Saturday, January 31, 2015

The Purge of 2015

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Friday whizzed by so quickly I failed to have the time for a post on our efforts to purge 2,015 items from our home in 2015.  To date we have sold, donated or tossed 134 items.  Not that great considering it is the last day of January.  An epic head cold, the demands of parents, and the little thing known as work delayed my efforts.  But there is a plan, at least for one area of the house.

Having cleared away a nice part of the kitchen, a vision of in-fill emerged.  Tucked into one corner I plan to empty and organize the drawers, then fill in with the items from our household desk.  The counter, not the desk, will hold my computer (sleek laptop) and serve as a "standing desk" without buying a standing desk.  Once complete the desk now in our bedroom will be listed on Craigslist. There is the plan, all I need is the health and time to execute.

A highlight from the most recent purges -- selling a 4x6 foot area rug bought in 2008 with the birth of our older child.  After a quick wash in the machine it was photographed and posted on Craigslist. Within a few days it had a new home, we had one fewer item in the house, and$15 in our wallet. Why the rug? It was very neutral in color, but it was less a style issue than a practical issue.  With a recent asthma diagnosis we are working to eliminate unnecessary items that may collect dust, etc., contributing to allergy and asthma issues.

So that is us, how are you doing on your new years resolutions my frugal friends?

Wednesday, January 28, 2015

Craigslist Saves the Show



We'd bought the tickets months in advance, splurging for great seats to see Neil deGrasse Tyson up close at Madison's Overture Center. My mother-in-law, who resides in the Sunshine State asked "how can you make plans now (it was September) for January......January in Wisconsin, what if it snows?"  It did not snow this past Monday, just a bit of freezing drizzle. Nothing to keep Wisconsites home.  A virus however did.  Yes, starting last Thursday a nasty little virus invaded our home, uprooting our routines.  First it was the older child, then the younger, and on Sunday it took aim at yours truly.  We had to admit, we were too sick to attend the show.  What to do with the $158 tickets?  Sell them!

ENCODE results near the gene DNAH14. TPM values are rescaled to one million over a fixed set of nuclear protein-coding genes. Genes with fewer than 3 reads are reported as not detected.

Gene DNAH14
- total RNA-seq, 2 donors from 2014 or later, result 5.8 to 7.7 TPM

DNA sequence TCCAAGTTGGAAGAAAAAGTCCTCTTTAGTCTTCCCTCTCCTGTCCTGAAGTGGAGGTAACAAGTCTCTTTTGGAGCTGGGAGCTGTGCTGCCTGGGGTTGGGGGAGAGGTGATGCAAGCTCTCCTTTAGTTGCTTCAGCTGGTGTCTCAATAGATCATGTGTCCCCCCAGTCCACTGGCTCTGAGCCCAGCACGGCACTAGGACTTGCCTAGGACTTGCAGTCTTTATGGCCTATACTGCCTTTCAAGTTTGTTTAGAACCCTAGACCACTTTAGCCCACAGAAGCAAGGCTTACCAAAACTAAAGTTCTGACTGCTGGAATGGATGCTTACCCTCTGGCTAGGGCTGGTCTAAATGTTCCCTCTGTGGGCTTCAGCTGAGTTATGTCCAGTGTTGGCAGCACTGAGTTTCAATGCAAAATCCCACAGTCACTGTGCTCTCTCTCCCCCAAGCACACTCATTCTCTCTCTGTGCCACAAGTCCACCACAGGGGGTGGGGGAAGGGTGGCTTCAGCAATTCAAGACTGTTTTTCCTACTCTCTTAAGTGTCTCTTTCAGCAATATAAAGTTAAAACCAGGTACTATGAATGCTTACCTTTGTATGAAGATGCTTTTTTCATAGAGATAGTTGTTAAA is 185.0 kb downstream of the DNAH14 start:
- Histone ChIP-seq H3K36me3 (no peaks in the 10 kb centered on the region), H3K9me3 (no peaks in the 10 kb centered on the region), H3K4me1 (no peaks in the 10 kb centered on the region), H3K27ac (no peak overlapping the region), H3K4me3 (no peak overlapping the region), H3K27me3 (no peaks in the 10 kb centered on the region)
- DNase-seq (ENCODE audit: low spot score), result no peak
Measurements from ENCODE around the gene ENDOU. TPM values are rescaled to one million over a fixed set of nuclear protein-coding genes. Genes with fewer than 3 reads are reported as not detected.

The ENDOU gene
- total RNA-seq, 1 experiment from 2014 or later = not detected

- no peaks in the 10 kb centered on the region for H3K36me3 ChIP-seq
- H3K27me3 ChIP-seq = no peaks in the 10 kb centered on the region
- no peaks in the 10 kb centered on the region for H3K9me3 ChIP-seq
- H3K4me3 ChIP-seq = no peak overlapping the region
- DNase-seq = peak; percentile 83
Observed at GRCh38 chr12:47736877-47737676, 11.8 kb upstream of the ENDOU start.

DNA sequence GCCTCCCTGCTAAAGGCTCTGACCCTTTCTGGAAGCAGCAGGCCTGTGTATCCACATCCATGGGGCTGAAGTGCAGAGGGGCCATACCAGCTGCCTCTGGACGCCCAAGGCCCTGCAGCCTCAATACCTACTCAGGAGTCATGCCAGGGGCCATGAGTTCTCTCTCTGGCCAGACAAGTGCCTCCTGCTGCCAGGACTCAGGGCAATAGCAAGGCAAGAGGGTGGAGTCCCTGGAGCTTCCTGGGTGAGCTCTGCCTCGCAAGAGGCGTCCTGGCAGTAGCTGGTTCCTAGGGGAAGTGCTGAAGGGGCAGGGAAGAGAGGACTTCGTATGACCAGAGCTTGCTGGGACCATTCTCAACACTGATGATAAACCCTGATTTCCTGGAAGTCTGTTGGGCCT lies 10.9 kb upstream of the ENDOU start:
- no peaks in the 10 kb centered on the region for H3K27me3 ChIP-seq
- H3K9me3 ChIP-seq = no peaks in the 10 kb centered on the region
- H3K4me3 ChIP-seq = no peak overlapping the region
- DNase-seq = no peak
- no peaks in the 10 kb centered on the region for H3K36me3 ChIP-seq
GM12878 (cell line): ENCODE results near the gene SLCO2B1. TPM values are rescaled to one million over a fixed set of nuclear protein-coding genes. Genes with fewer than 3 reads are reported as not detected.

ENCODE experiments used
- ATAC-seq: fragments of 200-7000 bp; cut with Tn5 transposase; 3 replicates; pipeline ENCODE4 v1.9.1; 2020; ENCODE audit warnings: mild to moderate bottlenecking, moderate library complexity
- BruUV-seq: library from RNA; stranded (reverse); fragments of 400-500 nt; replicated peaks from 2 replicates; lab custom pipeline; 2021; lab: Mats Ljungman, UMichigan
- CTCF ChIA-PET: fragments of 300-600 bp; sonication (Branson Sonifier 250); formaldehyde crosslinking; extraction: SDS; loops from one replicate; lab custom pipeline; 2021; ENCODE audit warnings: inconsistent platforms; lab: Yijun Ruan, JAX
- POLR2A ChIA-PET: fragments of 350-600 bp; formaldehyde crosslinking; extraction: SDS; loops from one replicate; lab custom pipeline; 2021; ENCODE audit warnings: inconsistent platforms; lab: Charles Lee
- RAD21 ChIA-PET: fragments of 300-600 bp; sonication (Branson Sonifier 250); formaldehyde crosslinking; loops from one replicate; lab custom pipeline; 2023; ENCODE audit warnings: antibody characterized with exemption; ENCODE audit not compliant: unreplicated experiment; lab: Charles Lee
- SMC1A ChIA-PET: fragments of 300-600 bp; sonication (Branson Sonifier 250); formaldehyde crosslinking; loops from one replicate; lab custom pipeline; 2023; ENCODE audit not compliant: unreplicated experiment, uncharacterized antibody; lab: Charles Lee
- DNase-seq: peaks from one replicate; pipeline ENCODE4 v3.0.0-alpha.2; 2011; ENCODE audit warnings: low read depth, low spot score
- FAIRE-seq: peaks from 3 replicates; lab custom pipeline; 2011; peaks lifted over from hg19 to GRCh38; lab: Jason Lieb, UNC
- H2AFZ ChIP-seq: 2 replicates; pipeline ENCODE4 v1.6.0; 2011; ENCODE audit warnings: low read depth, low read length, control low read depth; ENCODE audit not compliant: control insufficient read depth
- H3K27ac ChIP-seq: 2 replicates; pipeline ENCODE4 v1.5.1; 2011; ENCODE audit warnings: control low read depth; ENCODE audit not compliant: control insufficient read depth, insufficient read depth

Within 2 hours of posting them on Facebook, LinkedIn, and Craiglist they were gone.  Another couple was set to see the one and only Neil deGrasee Tyson.  The funniest part of this story -- another hour later a friend posted on my Facebook page that Madison is small world. The buyer of those tickets turned out to be a friend of hers; she made the connection when the friend came to visit and gushed about getting tickets to the sold-out event.

With money set aside, we'll find another event.  What event?  We have no idea, and realize the we need to be a little more last-minute.  Life with young children makes planning long-term just a slight challenge.

While many love Craigslist as a source of good buys, we currently love it as a selling place.  It saved the money from the show, and is playing a key part in selling or giving away items to met our 2015 pledge to purge 2,015 items from our home.  What is your favorite Craigslist story?  Leave a comment and share!


Tuesday, January 27, 2015

Living Frugal Thanks to Amazon


First there was Amazon Prime.  For $99 a year we have access to a nice selection of streaming movies and tv shows.  Just enough to offer variety for our minimal use of screen time family.   The real draw is the 2-day free shipping for items marked Prime on the Amazon web site.  From office supplies to cat litter to books to kids Halloween costumes, it is my first destination when a need arises.  I find that ordering just what we need cuts down on impulse buys that go with trips to a brick-and-mortar store.